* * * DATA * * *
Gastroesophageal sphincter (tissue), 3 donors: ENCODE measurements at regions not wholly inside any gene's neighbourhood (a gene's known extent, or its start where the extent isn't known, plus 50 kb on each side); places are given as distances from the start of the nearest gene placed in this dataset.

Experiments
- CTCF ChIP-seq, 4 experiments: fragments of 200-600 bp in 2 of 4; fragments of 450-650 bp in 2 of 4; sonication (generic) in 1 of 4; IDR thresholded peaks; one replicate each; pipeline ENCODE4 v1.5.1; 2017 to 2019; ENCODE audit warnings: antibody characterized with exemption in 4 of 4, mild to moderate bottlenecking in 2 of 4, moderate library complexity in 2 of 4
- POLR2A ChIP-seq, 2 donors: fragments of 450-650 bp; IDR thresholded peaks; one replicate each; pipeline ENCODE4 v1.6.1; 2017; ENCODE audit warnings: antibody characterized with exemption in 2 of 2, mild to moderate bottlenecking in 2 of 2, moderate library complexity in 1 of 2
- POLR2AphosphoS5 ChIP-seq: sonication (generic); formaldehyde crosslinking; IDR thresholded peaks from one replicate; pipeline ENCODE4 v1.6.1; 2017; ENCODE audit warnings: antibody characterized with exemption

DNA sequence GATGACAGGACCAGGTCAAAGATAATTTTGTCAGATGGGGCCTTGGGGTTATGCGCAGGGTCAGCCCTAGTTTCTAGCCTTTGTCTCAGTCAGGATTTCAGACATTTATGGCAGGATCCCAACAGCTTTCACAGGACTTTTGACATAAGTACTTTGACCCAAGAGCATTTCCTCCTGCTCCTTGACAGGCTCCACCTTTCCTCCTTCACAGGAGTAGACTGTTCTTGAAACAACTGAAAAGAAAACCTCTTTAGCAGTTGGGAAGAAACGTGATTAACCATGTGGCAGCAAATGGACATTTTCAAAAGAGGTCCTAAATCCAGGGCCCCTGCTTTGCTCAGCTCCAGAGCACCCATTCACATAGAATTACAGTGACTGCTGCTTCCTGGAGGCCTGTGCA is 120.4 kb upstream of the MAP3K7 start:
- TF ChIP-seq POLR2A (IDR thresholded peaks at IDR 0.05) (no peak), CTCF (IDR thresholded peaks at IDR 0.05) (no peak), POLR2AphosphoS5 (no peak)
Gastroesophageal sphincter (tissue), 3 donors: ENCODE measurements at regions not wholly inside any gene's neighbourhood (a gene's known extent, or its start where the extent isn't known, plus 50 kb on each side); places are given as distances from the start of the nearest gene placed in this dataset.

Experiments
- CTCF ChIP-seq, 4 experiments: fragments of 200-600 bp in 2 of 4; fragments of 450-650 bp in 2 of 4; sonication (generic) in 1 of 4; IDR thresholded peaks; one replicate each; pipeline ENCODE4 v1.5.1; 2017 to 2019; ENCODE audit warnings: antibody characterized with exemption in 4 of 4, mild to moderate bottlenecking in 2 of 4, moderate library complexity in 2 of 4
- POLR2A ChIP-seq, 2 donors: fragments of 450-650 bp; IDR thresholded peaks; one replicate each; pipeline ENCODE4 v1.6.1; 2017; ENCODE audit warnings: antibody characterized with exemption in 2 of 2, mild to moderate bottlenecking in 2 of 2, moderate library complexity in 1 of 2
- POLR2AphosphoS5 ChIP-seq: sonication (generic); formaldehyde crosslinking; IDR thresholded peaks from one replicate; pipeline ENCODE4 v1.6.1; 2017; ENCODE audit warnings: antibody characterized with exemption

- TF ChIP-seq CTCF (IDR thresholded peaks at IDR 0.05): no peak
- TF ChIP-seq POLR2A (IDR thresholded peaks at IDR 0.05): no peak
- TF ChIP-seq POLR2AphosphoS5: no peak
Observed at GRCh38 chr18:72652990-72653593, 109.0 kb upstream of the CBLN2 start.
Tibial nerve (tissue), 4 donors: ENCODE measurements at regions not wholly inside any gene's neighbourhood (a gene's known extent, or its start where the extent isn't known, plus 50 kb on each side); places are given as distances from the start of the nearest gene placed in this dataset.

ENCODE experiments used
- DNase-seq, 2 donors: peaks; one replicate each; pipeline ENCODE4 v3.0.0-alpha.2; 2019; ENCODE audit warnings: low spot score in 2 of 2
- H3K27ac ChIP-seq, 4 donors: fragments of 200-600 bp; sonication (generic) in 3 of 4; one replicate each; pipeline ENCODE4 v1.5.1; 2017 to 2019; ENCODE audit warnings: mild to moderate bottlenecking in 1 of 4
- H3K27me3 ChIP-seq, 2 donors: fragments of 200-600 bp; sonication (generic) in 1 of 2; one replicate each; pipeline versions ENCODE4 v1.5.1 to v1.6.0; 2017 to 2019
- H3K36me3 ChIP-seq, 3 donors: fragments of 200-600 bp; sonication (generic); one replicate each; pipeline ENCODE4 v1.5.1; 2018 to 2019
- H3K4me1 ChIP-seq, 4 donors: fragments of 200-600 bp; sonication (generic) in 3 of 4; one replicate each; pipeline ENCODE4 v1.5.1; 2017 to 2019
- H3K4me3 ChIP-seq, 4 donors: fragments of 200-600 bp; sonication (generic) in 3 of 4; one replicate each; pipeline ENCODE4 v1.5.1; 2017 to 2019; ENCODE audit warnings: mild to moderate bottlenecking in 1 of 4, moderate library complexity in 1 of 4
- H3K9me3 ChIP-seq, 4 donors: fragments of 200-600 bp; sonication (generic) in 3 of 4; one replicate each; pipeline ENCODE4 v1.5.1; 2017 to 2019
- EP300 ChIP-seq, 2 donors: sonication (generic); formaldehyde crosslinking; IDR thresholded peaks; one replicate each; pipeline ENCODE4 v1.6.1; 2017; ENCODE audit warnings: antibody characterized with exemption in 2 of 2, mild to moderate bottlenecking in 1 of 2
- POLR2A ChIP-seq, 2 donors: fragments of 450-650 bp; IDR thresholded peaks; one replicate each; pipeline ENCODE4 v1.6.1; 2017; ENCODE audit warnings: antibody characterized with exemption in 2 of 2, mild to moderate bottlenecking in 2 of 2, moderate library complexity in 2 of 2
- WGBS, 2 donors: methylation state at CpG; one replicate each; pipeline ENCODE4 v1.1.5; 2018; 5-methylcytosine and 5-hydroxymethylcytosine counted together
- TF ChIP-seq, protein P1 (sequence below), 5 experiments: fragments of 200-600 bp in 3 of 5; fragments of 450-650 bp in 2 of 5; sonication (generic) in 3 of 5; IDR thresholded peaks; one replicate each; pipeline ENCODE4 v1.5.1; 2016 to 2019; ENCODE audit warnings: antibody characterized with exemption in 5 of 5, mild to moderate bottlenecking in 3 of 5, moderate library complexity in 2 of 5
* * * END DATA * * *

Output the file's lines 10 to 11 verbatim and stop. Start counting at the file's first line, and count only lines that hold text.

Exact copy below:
- CTCF ChIP-seq, 4 experiments: fragments of 200-600 bp in 2 of 4; fragments of 450-650 bp in 2 of 4; sonication (generic) in 1 of 4; IDR thresholded peaks; one replicate each; pipeline ENCODE4 v1.5.1; 2017 to 2019; ENCODE audit warnings: antibody characterized with exemption in 4 of 4, mild to moderate bottlenecking in 2 of 4, moderate library complexity in 2 of 4
- POLR2A ChIP-seq, 2 donors: fragments of 450-650 bp; IDR thresholded peaks; one replicate each; pipeline ENCODE4 v1.6.1; 2017; ENCODE audit warnings: antibody characterized with exemption in 2 of 2, mild to moderate bottlenecking in 2 of 2, moderate library complexity in 1 of 2